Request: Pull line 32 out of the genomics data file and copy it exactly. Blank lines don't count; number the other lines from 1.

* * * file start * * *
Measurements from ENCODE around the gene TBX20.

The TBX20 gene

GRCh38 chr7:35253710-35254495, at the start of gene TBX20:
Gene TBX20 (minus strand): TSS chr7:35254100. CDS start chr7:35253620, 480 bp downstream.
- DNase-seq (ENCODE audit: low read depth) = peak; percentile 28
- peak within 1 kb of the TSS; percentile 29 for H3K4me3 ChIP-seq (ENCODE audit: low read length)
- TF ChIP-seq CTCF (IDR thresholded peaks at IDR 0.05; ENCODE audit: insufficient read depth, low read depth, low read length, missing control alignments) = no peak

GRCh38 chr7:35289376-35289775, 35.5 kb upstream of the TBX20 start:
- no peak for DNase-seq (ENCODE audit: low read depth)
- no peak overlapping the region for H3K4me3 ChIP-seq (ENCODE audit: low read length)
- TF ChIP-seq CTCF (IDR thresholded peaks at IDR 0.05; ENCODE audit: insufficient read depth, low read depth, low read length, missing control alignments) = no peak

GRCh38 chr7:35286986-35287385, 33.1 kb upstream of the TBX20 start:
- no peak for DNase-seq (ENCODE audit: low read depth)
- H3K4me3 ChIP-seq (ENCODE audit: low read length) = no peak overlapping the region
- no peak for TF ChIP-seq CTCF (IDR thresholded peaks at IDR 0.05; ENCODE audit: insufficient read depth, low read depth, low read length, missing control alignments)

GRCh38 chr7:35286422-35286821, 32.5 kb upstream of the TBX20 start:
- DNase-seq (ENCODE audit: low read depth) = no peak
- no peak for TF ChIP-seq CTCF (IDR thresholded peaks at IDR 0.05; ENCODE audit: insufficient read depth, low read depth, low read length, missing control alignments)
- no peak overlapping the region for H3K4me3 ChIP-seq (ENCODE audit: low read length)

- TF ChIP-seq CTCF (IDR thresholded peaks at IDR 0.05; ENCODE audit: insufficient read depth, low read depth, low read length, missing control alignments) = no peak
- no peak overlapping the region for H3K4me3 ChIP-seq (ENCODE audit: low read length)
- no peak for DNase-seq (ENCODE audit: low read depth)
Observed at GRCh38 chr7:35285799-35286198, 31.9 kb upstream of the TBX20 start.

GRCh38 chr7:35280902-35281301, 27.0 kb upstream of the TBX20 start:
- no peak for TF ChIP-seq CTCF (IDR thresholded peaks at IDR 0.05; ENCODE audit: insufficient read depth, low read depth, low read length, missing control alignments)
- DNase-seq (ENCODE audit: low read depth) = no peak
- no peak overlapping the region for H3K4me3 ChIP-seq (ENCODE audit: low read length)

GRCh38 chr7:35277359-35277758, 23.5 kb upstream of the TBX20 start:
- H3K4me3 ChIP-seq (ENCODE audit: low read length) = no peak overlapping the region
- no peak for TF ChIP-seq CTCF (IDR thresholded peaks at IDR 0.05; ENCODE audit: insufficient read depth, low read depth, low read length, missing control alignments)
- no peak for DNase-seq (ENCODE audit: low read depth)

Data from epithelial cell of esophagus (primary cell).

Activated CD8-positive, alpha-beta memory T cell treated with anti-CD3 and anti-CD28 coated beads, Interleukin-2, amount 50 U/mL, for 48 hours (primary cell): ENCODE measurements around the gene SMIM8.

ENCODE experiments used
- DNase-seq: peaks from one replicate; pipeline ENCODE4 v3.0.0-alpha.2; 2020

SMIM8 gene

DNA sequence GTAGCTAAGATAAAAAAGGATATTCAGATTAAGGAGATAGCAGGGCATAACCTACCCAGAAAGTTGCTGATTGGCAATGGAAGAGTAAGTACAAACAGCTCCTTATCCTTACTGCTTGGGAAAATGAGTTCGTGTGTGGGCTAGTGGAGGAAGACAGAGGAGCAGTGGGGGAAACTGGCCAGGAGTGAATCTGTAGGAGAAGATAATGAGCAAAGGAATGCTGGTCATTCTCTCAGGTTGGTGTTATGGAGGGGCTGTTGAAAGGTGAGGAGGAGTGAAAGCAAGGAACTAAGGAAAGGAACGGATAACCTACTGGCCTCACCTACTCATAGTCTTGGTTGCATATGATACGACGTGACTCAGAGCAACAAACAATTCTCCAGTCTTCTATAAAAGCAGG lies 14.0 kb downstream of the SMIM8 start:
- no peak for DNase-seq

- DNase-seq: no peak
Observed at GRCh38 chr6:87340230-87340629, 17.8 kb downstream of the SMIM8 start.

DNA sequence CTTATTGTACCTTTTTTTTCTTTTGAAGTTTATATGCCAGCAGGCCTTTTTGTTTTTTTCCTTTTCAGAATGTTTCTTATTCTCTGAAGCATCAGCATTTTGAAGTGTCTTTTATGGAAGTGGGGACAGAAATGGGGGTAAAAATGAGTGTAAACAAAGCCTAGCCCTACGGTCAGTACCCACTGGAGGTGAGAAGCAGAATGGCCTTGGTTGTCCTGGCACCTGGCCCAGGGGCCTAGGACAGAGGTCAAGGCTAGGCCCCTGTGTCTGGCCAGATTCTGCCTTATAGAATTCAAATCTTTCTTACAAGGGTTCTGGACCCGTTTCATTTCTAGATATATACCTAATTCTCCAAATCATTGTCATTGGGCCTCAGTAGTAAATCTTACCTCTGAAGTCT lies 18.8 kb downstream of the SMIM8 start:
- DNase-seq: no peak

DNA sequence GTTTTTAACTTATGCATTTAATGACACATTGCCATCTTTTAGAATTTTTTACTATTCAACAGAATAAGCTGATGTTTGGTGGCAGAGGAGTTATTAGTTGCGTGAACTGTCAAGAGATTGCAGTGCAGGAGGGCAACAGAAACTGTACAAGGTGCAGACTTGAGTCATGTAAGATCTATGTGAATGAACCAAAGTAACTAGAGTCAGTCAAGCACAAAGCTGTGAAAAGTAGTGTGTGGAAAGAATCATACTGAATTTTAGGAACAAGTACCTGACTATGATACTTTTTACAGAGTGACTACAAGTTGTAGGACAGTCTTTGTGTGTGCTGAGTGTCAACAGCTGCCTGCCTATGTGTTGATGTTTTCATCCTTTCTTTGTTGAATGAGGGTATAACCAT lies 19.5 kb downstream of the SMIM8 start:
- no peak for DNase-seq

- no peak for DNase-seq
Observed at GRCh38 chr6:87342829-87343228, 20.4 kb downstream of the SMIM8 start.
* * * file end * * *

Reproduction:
Data from epithelial cell of esophagus (primary cell).